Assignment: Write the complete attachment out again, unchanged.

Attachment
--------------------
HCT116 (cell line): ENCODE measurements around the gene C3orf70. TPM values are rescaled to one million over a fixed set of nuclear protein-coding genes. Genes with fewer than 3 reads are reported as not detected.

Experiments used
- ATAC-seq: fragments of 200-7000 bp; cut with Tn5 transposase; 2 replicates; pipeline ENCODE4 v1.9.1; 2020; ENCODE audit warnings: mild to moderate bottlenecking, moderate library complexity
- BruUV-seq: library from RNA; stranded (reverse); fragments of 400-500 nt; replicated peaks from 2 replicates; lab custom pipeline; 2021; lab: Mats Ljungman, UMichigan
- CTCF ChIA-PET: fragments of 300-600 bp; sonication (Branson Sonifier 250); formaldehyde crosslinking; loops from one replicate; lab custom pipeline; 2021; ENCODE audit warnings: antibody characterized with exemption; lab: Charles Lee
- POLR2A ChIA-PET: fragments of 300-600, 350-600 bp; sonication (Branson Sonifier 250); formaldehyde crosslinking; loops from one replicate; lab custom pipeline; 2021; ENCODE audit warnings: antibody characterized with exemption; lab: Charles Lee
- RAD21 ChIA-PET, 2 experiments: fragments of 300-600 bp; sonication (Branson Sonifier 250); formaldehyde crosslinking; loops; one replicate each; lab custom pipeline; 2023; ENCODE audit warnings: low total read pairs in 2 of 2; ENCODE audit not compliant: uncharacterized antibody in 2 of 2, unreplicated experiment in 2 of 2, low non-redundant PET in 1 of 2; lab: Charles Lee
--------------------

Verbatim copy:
HCT116 (cell line): ENCODE measurements around the gene C3orf70. TPM values are rescaled to one million over a fixed set of nuclear protein-coding genes. Genes with fewer than 3 reads are reported as not detected.

Experiments used
- ATAC-seq: fragments of 200-7000 bp; cut with Tn5 transposase; 2 replicates; pipeline ENCODE4 v1.9.1; 2020; ENCODE audit warnings: mild to moderate bottlenecking, moderate library complexity
- BruUV-seq: library from RNA; stranded (reverse); fragments of 400-500 nt; replicated peaks from 2 replicates; lab custom pipeline; 2021; lab: Mats Ljungman, UMichigan
- CTCF ChIA-PET: fragments of 300-600 bp; sonication (Branson Sonifier 250); formaldehyde crosslinking; loops from one replicate; lab custom pipeline; 2021; ENCODE audit warnings: antibody characterized with exemption; lab: Charles Lee
- POLR2A ChIA-PET: fragments of 300-600, 350-600 bp; sonication (Branson Sonifier 250); formaldehyde crosslinking; loops from one replicate; lab custom pipeline; 2021; ENCODE audit warnings: antibody characterized with exemption; lab: Charles Lee
- RAD21 ChIA-PET, 2 experiments: fragments of 300-600 bp; sonication (Branson Sonifier 250); formaldehyde crosslinking; loops; one replicate each; lab custom pipeline; 2023; ENCODE audit warnings: low total read pairs in 2 of 2; ENCODE audit not compliant: uncharacterized antibody in 2 of 2, unreplicated experiment in 2 of 2, low non-redundant PET in 1 of 2; lab: Charles Lee